"Avengers: Infinity War" boasts so many stars — Robert Downey Jr., Scarlett Johansson, Chadwick Boseman, Groot! — that even with the color-coded cork board I've set up in the office, I can't keep track of the dozens and dozens of name-brand actors and characters appearing in part one of Marvel's curtain-closer saga.
Meanwhile, "Incredibles 2," the summer's other highly anticipated superhero movie, is animated, which, of course, means there are no stars. The characters are the film's biggest selling point, not to mention the fact that writer-director Brad Bird is making, finally, the one Pixar sequel that everyone has been waiting to see. (Sorry, Dory.)
Do stars even matter to summer tent-pole movies any more? To put it another way: Would you still see the latest "Jurassic Park" movie if it starred, say, Milo Ventimiglia instead of Chris Pratt?
Or perhaps even more to the point: Do you even know the name of the actor playing Han Solo in the standalone "Solo: A Star Wars Story"? (It's Alden Ehrenreich, so I'm guessing no.)
Let's be clear: Movie stars aren't completely superfluous to some would-be summer blockbusters. No one would care about "Skyscraper" if Dwayne Johnson wasn't headlining it. Johnson has become so amazing in the eyes of audiences that even the most extraordinary obstacles — terrorists, gravity, a fire in the world's tallest building — still seem insufficient because … he's the Rock. So the writers had to give his character a prosthetic leg to even out the odds. (Still … he's the Rock.)
Which is probably why Tom Cruise is jumping out of an airplane at 25,000 feet for "Mission Impossible — Fallout," the latest entry in a consistent, star-driven franchise and, seemingly, the best Cruise can do these days since taking another famous leap (the one off Oprah's couch) 13 years ago. Though he turned 55 last year (he's born on the third of July), Cruise appears determined to hold on to the label of "ageless" for as long as possible. His next movie: "Top Gun: Maverick."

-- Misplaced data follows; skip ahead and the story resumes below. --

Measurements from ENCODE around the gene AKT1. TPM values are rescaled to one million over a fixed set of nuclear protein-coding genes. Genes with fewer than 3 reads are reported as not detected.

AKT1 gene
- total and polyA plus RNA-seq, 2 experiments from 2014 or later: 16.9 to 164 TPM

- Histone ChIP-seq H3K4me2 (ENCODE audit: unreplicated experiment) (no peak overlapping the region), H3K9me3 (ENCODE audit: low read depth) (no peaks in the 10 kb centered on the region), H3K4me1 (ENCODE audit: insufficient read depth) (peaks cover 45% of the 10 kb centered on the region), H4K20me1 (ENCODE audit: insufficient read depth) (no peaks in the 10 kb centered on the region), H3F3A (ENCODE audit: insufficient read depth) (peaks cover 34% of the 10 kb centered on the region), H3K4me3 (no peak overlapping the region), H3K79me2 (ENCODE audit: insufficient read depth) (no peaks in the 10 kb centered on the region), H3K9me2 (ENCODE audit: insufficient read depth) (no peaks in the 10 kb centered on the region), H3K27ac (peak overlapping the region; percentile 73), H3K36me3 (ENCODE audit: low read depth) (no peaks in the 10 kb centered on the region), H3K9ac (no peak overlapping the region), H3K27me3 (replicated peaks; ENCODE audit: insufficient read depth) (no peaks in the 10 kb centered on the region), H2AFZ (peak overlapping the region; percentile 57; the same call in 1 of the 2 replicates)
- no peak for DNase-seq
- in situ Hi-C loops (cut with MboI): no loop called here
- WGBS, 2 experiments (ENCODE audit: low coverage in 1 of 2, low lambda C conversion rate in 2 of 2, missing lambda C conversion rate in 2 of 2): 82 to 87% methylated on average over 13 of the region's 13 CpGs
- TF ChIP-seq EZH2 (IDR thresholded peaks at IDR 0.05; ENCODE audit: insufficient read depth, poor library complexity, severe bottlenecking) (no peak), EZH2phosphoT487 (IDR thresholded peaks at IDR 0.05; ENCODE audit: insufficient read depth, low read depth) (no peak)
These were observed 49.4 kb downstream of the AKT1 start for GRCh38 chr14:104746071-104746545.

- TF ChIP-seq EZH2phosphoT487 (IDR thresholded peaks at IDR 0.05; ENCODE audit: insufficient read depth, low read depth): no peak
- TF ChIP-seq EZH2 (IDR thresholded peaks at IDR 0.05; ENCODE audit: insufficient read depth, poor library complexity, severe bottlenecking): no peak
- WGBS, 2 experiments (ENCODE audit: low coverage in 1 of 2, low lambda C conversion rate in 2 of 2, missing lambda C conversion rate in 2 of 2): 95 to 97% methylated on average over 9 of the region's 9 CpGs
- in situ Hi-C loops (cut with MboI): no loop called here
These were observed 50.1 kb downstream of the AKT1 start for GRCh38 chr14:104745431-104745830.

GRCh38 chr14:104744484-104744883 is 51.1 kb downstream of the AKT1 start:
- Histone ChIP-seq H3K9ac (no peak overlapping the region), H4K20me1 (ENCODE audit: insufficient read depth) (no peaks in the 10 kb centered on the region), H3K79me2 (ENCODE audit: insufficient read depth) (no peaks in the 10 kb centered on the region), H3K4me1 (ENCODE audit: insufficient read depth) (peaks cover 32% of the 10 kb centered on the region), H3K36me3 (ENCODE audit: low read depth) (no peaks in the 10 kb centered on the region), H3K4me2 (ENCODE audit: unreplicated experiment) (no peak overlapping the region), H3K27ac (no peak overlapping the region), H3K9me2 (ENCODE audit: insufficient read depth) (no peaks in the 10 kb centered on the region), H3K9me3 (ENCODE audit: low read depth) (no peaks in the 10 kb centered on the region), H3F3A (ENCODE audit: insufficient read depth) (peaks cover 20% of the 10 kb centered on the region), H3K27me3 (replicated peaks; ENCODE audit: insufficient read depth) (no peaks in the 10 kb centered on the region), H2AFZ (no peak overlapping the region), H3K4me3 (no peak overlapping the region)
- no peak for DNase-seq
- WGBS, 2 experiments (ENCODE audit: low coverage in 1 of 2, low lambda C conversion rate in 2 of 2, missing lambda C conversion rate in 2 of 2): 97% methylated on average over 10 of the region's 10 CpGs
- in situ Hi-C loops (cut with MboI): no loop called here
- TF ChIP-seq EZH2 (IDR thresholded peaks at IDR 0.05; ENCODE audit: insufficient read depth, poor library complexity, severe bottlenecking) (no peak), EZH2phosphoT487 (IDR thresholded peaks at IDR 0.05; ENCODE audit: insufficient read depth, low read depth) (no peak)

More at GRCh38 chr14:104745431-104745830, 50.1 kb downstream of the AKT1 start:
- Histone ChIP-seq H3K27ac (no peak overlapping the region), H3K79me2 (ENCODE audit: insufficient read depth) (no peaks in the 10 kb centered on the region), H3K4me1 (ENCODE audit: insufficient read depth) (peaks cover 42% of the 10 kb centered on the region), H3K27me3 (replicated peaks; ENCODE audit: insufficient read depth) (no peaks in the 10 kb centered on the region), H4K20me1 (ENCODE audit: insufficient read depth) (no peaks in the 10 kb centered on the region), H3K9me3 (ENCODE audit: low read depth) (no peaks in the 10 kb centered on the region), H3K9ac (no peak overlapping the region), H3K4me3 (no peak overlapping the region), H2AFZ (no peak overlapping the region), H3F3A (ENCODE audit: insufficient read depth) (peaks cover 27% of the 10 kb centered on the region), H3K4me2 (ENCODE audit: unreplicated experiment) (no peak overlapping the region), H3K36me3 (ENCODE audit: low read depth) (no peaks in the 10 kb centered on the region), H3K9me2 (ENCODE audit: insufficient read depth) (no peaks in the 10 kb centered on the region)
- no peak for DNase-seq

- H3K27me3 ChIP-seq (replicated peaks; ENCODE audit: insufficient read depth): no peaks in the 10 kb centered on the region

The "Mission Impossible" movies go back 22 years, but it might as well be a 100 given how radically the film business has changed. Netflix and Amazon have ascended. Streaming has replaced physical media. Global box office fully drives decision-making. ("Rampage," another noisy, Johnson-topped extravaganza, has grossed 75% of its take overseas. Same with Steven Spielberg's dopey, dystopian "Ready Player One.")
A few months after Cruise embarked on that inaugural "Mission," moviegoers could see him in "Jerry Maguire," the kind of mid-budget (Cameron Crowe's movie cost about $50 million, which, adjusted for inflation would be about $80 million today) movie for grown-ups that studios no longer produce.
So even if Johnson wanted to venture from his action-adventure sandbox into something a bit more character-driven, something a little less fast and furious, his options are limited because Hollywood just isn't making many movies these days that don't allow for sequels, merchandising and expanded Cinematic Universes.
But given the opportunity, Johnson could be charming. (For proof, look no further than his exuberant comic vocal turn in "Moana.") And on the occasions Pratt has been allowed to act opposite flesh-and-blood humans and not CGI dinosaurs and raccoons, he has held his own — even against the likes of Denzel Washington, who, by the way, has a movie coming out this summer ("Equalizer 2") that would be of no interest if he wasn't the star.
Nor would anyone care about "Oceans 8," the all-female spinoff of Steven Soderbergh's three "Oceans" movies, without its stellar all-female cast. Soderbergh's trilogy was an exercise of style and star power with the likes of George Clooney, Brad Pitt, Matt Damon and Don Cheadle gliding through capers that were seamless and, truth be told, a tad cynical. Three of these movies was about two too many.
Like "Skyscraper" and "Mission Impossible," "Ocean's 8" is an aspiring summer blockbuster dependent upon the good will its cast has banked with moviegoers. (It's directed by Gary Ross, whose résumé — "The Hunger Games," "Seabiscuit," "Pleasantville" — seems at odds with the breezy tone of the franchise's history, which includes the 1960 Rat Pack film.) An ensemble featuring Sandra Bullock, Cate Blanchett, Rihanna, Sarah Paulson, Mindy Kaling and up-and-comer Awkwafina would seem to have something for everyone, provided your enjoyment of movies isn't entirely based on the predominant presence of XY chromosomes.
But if you are one of those people, don't despair. (Or do, but for reasons best explained by a licensed therapist.) "Deadpool 2" will be arriving this summer too, thirsty to please its adolescent-minded male audience with its exhaustive (and exhausting) brand of smug lewdness.
The "Deadpool" movies would probably be just as successful if they starred Jake Gyllenhaal instead of Ryan Reynolds, though Reynolds sports a writing credit on the sequel, so maybe he's in touch with his inner troll to such a degree that no one else could play the part.
And if that's the case, good on him. Because in these days of franchises, stars have to go above and beyond to avoid extinction. Because the thing about cinematic universes, they contain black holes too.